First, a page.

It is mostly FP64 calculations done on Dalvik. While this may not be the fastest way to go about doing linear algebra, it is a fairly good representation of relative FP64 performance (which only exist in VFP).

    And let's face it, few app developers are going to dig into Android's NDK and write NEON optimized code.
    Reply
  • Exophase - Monday, February 07, 2011 - link

    Then let's ask this instead: who really cares about FP64 performance on a smartphone? I'd also argue that it is not even a good representation of relative FP64 performance since that's being obscured so much by the quality of the JITed code. Hence why you see Scorpion and A9 perform a little over twice as fast as A8 (per-clock) instead of several times faster. VFP is still in-order on Cortex-A9, competent scheduling matters.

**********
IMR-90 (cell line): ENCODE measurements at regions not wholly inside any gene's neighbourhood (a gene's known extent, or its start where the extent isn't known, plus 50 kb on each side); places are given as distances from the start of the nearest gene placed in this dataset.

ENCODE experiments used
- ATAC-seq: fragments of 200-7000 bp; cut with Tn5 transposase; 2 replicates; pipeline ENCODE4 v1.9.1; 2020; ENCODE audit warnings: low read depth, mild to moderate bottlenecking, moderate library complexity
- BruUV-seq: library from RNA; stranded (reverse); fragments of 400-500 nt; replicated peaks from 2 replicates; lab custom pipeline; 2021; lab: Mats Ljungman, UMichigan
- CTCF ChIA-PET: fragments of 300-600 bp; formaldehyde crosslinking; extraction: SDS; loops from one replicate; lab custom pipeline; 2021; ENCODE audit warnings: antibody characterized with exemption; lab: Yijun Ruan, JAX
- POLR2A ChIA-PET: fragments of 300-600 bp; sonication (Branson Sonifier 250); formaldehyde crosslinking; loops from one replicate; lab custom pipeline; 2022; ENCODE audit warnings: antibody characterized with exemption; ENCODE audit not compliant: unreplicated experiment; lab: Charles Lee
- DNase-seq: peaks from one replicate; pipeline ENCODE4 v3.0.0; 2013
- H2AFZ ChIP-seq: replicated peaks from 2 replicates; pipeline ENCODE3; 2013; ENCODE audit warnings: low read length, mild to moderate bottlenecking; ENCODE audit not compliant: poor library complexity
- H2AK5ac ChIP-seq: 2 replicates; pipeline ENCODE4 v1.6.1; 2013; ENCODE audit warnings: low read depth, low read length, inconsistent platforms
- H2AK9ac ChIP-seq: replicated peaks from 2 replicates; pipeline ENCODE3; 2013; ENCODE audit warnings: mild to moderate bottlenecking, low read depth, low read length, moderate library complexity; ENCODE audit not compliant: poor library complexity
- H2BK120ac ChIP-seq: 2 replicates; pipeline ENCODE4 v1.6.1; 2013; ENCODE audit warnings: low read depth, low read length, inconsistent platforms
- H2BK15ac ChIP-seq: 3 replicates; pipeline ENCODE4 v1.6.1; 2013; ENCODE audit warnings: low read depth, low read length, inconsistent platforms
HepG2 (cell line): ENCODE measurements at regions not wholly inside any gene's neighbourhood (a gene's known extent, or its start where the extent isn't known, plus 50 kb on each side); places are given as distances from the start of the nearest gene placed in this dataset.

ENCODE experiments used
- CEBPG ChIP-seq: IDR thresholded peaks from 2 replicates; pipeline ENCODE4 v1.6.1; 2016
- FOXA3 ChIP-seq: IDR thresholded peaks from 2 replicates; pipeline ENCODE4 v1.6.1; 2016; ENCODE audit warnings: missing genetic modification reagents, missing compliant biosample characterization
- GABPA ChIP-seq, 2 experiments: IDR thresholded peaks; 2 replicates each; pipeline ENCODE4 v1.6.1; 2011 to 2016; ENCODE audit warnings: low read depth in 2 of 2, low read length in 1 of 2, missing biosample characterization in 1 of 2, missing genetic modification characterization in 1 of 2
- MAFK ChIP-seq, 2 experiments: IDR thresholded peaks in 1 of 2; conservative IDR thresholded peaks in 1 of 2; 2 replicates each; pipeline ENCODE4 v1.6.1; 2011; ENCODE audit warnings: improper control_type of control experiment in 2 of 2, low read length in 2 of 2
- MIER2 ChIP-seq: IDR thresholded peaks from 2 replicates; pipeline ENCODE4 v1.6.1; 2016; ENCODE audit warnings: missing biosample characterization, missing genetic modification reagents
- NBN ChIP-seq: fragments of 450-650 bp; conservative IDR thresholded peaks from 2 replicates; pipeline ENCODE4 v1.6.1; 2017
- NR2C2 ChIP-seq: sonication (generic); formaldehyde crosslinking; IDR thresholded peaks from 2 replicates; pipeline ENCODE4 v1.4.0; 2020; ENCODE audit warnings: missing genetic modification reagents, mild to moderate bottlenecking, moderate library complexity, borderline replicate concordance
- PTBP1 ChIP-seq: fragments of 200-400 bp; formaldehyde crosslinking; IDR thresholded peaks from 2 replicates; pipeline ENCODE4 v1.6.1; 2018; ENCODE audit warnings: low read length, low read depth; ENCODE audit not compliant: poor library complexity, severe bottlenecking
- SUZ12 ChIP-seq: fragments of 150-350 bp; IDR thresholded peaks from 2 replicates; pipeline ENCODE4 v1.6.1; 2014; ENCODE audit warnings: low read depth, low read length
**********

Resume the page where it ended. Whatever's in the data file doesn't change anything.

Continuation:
Maybe a lot of developers won't write NEON code on Android, but where it's written it could very well matter. For one thing, in Android itself. And theoretically one day Dalvik could actually be generating NEON competently.. so some synthetic tests of NEON could be a good look at what could be.
    Reply
  • metafor - Monday, February 07, 2011 - link

    Well, few people really :)

    Linpack as it currently exists on Android probably doesn't tell very much at all. But if you're just going to slap together an FP heavy app (pocket scientific computing anyone?) and aren't a professional programmer, this likely represents the result you see.